One of the highlights of our first visit to Willemstad was the Jewish synagogue, known to its members as the Snoa. The congregation was founded in 1651, making it the oldest continuous Jewish congregation in the western hemisphere. The synagogue was dedicated in 1732, which makes it the oldest synagogue in continuous use in the New World. It has a small but very interesting museum.
The congregation was originally named Mikvé Israel. In the 1860’s, a part of the congregation split off to found the Reform Judaism congregation Temple Emanu-El. This was, at the time, the only Sephardic Reform congregation in the world. The two congregations reunited in 1964, and formed congregation Mikvé Israel-Emmanuel. We understand there is also a small Ashkenazi congregation on the island.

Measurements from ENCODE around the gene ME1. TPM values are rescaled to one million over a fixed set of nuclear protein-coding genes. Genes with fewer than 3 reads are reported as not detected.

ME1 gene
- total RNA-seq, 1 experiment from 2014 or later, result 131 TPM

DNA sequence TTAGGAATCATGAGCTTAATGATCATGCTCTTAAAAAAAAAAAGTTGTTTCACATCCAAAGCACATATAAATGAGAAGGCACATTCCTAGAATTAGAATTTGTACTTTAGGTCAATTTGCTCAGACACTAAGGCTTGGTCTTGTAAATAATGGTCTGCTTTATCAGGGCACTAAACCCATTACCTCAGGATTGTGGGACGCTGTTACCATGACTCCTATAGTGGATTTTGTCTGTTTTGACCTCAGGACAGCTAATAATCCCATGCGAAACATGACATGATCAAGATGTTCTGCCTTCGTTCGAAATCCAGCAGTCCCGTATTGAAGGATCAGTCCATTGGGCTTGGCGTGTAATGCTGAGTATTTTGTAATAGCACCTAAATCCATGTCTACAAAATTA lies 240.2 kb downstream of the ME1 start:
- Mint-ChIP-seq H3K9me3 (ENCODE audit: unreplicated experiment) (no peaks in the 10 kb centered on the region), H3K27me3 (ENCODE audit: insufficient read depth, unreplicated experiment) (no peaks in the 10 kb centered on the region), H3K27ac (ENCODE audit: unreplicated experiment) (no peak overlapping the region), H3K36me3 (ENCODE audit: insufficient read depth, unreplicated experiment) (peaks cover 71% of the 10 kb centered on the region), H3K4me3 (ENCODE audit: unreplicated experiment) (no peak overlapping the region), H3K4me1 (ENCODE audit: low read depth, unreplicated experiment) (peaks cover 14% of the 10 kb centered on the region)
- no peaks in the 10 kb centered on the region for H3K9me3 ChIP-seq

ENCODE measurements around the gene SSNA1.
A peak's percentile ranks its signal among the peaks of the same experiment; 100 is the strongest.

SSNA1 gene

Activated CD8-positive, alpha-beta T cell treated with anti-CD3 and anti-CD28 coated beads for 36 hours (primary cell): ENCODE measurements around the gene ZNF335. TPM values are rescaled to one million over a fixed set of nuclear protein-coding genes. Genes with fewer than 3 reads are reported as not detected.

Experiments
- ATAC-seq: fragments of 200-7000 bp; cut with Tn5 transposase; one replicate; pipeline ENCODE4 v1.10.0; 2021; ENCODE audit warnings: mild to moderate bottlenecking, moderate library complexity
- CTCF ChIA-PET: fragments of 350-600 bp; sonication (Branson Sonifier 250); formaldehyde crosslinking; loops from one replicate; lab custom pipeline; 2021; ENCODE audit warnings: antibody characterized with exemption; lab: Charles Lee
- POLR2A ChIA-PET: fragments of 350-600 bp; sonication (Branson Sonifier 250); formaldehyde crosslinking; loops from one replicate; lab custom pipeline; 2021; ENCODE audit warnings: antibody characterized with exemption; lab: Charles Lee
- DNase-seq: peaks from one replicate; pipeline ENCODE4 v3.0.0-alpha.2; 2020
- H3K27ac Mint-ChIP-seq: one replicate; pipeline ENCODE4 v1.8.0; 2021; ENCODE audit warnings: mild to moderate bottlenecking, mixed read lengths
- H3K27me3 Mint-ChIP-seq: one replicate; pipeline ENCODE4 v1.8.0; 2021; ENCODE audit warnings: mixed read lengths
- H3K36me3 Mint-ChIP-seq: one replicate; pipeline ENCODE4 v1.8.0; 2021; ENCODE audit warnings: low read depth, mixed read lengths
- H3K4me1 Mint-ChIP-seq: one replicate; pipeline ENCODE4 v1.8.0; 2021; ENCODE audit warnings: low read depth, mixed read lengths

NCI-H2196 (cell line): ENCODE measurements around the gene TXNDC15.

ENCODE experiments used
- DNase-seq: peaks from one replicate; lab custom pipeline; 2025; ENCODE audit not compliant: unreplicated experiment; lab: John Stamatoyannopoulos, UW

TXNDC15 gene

The synagogue is unusual, in that it has a sand floor. This is reminiscent of synagogues in use during the 40 years the Jews spent wandering in the desert after leaving Egypt. It is also a reminder of the days when the ancestors of the congregants were secret Jews, practicing illegally in Spain and Portugal during the Inquisition. The worshipers put sand on the floors of the secret rooms where they worshiped, to muffle the sounds during services.
In the museum are many interesting artifacts. Maybe the most remarkable is the ancient Torah that was made in 1320. Amazing that it is still legible after almost 700 years, and a trip across the Atlantic.